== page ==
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The GW Hatchet

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Wine bar on 2200 Penn opens doors
By Ella Mitchell, Contributing News Editor • June 14, 2024

Dish of the Week: The best chicken tenders on campus, ranked

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Nicholas Anastácio | Community Relations Director

Chicken tenders, a universal American comfort food and a mainstay on kids’ menus, are no stranger to Foggy Bottom.

Whether a quick handheld lunch before class or a nostalgic late-night treat after a drunk excursion out on the town, chicken tenders occupy a significant portion of many GW students’ diets. But the availability of more than a dozen options in the neighborhood poses a pressing scientific question: Which Foggy Bottom tenders are the best?

An undeniably delectable chicken tender must possess a crispiness that reverberates an audible crunch and a breading that coats juicy white meat in a wide-array of seasonings, from paprika to garlic powder.

If you’re looking for where to get your next finger-licking fix, here is a robust ranking of nine tender options in the area to either scarf down or pass on.

9. North Italia’s Crispy Chicken Strips

Nicholas Anastácio | Community Relations Director

When the average person thinks of a “chicken strip,” one might envision a piece of chicken that is evenly coated in breading and deep fried. North Italia loses this concept in translation, because the Italian restaurant thinks sliced up pieces of a breaded chicken cutlet will suffice.

For $11, the Italian eatery pawns off roughly a dozen slices of dry and minimally seasoned chicken as “crispy chicken strips” on its kids’ menu with a helping of french fries on the side. With a rubbery texture and a noticeably burnt exterior, North Italia’s poor excuse for a chicken tender resoundingly falls to the bottom of our rankings.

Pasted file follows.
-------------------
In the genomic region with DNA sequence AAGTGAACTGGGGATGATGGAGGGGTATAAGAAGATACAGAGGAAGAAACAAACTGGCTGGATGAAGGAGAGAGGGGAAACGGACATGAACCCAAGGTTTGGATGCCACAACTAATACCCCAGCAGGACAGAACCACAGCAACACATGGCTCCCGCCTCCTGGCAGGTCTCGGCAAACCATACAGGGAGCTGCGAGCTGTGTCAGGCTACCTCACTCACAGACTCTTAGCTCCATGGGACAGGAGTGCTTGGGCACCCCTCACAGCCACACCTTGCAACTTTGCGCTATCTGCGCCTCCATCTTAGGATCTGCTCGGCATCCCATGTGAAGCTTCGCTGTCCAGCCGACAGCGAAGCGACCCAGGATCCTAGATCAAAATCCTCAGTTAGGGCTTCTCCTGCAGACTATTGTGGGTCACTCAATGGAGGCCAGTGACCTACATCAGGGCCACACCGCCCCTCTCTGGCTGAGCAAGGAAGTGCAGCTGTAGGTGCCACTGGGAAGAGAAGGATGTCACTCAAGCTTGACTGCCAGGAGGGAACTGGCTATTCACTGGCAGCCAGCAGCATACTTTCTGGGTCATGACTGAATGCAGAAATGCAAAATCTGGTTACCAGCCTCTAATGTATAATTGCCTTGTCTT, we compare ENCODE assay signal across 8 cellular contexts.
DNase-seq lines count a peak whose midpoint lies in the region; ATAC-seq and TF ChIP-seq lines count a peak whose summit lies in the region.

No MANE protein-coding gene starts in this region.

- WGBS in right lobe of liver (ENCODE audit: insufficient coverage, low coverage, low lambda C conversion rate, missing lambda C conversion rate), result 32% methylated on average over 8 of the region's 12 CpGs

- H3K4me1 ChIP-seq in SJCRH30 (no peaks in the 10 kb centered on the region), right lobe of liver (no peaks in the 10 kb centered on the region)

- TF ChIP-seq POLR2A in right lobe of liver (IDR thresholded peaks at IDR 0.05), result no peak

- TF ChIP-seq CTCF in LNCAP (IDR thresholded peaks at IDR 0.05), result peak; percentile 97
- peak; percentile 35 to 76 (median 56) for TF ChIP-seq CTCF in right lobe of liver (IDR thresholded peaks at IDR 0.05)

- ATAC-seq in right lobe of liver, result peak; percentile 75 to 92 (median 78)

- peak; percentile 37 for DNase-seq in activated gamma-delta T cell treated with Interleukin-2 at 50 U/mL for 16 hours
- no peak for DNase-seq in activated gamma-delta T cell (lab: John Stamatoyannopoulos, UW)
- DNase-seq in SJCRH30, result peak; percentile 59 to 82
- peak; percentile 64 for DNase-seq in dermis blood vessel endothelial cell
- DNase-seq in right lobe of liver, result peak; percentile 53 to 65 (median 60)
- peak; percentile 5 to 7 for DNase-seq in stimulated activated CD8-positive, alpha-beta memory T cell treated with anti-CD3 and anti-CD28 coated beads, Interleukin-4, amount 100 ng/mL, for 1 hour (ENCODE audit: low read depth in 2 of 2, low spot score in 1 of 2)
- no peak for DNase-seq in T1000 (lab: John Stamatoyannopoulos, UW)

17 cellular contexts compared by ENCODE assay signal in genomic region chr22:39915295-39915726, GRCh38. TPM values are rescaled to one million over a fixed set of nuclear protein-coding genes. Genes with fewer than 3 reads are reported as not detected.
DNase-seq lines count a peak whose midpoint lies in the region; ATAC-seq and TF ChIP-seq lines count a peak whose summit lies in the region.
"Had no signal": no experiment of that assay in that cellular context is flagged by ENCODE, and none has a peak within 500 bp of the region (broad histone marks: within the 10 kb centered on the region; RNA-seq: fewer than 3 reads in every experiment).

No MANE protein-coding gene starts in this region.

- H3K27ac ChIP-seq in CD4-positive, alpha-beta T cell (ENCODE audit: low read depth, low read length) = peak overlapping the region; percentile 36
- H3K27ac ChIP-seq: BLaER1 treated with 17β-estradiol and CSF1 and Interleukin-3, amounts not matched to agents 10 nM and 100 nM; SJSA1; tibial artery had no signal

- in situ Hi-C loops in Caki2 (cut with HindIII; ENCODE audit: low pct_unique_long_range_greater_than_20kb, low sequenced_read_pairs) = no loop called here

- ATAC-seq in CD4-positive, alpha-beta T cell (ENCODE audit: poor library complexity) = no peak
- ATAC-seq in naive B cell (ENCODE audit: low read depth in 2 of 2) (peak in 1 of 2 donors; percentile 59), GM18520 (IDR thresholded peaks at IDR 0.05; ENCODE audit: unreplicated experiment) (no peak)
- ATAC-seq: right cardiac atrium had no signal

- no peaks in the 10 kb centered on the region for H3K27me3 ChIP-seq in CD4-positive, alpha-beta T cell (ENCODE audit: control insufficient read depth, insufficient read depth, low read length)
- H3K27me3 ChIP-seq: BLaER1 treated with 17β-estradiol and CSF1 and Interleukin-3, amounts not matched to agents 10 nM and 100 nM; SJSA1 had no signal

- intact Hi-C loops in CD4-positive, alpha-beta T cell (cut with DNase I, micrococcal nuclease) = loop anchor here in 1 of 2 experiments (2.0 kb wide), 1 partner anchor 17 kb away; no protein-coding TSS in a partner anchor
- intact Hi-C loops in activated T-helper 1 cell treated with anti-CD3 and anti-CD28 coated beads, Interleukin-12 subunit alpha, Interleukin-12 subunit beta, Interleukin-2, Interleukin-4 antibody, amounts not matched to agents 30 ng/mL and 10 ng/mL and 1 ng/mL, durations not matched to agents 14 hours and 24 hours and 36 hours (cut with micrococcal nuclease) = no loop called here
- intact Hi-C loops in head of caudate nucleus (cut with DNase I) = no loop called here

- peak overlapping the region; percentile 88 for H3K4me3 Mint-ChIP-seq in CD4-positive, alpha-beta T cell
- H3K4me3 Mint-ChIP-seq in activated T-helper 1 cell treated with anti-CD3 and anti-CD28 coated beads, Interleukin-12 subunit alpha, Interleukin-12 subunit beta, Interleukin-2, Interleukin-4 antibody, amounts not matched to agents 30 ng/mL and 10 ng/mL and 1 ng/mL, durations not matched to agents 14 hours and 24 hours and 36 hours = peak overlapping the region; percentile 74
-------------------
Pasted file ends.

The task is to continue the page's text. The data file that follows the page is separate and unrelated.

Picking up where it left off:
2112 Pennsylvania Ave. NW. Open 11 a.m. to 10 p.m.

 

8. Andy’s Pizza’s Chicken Tenders

Nicholas Anastácio | Community Relations Director

Andy’s Pizza isn’t clamoring to be the kingpin in the chicken tender game. The locally acclaimed pizza establishment is a go-to destination for slice connoisseurs in the District, but their tenders are a far cry from the pizza that attracts its praise.

Despite their relatively seasoned exterior, the pizzeria’s chicken tenders are stiff in their texture, giving them an uncomfortable bite. The $10 tenders lack the juiciness and crispiness necessary to compete against true chicken establishments, making them an afterthought on the menu. 

2000 Pennsylvania Ave. NW. Open 11 a.m. to 10 p.m.

 

7. GW Hospital Cafeteria’s Tenders

Nicholas Anastácio | Community Relations Director

Although the GW Hospital is often associated with throwing up, the medical institution offers an assortment of chicken dishes, from wings to a grilled breast on a bun, in its cafeteria on weekdays.